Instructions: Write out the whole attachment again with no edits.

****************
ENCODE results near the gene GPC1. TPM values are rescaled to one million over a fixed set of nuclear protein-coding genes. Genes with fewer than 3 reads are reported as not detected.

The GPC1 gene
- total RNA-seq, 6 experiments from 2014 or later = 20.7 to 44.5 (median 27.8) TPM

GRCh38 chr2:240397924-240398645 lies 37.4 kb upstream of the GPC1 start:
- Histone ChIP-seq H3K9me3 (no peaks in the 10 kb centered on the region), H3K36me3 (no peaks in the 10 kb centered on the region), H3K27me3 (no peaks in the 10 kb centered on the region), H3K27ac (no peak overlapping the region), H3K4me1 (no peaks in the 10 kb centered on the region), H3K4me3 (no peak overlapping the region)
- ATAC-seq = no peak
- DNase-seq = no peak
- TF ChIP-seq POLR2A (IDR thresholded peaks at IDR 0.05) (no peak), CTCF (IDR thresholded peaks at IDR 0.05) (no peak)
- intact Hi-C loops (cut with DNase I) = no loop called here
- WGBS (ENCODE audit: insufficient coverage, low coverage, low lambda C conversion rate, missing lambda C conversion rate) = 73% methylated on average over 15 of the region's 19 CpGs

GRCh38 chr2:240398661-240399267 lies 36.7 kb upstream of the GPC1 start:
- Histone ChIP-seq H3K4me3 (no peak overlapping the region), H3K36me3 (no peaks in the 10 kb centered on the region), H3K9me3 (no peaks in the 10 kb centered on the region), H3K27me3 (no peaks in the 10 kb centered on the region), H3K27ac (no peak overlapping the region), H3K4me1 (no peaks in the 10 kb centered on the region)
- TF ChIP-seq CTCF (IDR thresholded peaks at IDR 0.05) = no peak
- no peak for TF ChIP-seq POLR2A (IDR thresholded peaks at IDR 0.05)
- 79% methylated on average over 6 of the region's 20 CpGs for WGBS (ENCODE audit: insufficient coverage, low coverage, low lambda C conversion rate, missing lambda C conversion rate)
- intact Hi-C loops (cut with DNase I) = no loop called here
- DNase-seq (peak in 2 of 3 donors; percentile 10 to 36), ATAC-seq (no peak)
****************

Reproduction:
ENCODE results near the gene GPC1. TPM values are rescaled to one million over a fixed set of nuclear protein-coding genes. Genes with fewer than 3 reads are reported as not detected.

The GPC1 gene
- total RNA-seq, 6 experiments from 2014 or later = 20.7 to 44.5 (median 27.8) TPM

GRCh38 chr2:240397924-240398645 lies 37.4 kb upstream of the GPC1 start:
- Histone ChIP-seq H3K9me3 (no peaks in the 10 kb centered on the region), H3K36me3 (no peaks in the 10 kb centered on the region), H3K27me3 (no peaks in the 10 kb centered on the region), H3K27ac (no peak overlapping the region), H3K4me1 (no peaks in the 10 kb centered on the region), H3K4me3 (no peak overlapping the region)
- ATAC-seq = no peak
- DNase-seq = no peak
- TF ChIP-seq POLR2A (IDR thresholded peaks at IDR 0.05) (no peak), CTCF (IDR thresholded peaks at IDR 0.05) (no peak)
- intact Hi-C loops (cut with DNase I) = no loop called here
- WGBS (ENCODE audit: insufficient coverage, low coverage, low lambda C conversion rate, missing lambda C conversion rate) = 73% methylated on average over 15 of the region's 19 CpGs

GRCh38 chr2:240398661-240399267 lies 36.7 kb upstream of the GPC1 start:
- Histone ChIP-seq H3K4me3 (no peak overlapping the region), H3K36me3 (no peaks in the 10 kb centered on the region), H3K9me3 (no peaks in the 10 kb centered on the region), H3K27me3 (no peaks in the 10 kb centered on the region), H3K27ac (no peak overlapping the region), H3K4me1 (no peaks in the 10 kb centered on the region)
- TF ChIP-seq CTCF (IDR thresholded peaks at IDR 0.05) = no peak
- no peak for TF ChIP-seq POLR2A (IDR thresholded peaks at IDR 0.05)
- 79% methylated on average over 6 of the region's 20 CpGs for WGBS (ENCODE audit: insufficient coverage, low coverage, low lambda C conversion rate, missing lambda C conversion rate)
- intact Hi-C loops (cut with DNase I) = no loop called here
- DNase-seq (peak in 2 of 3 donors; percentile 10 to 36), ATAC-seq (no peak)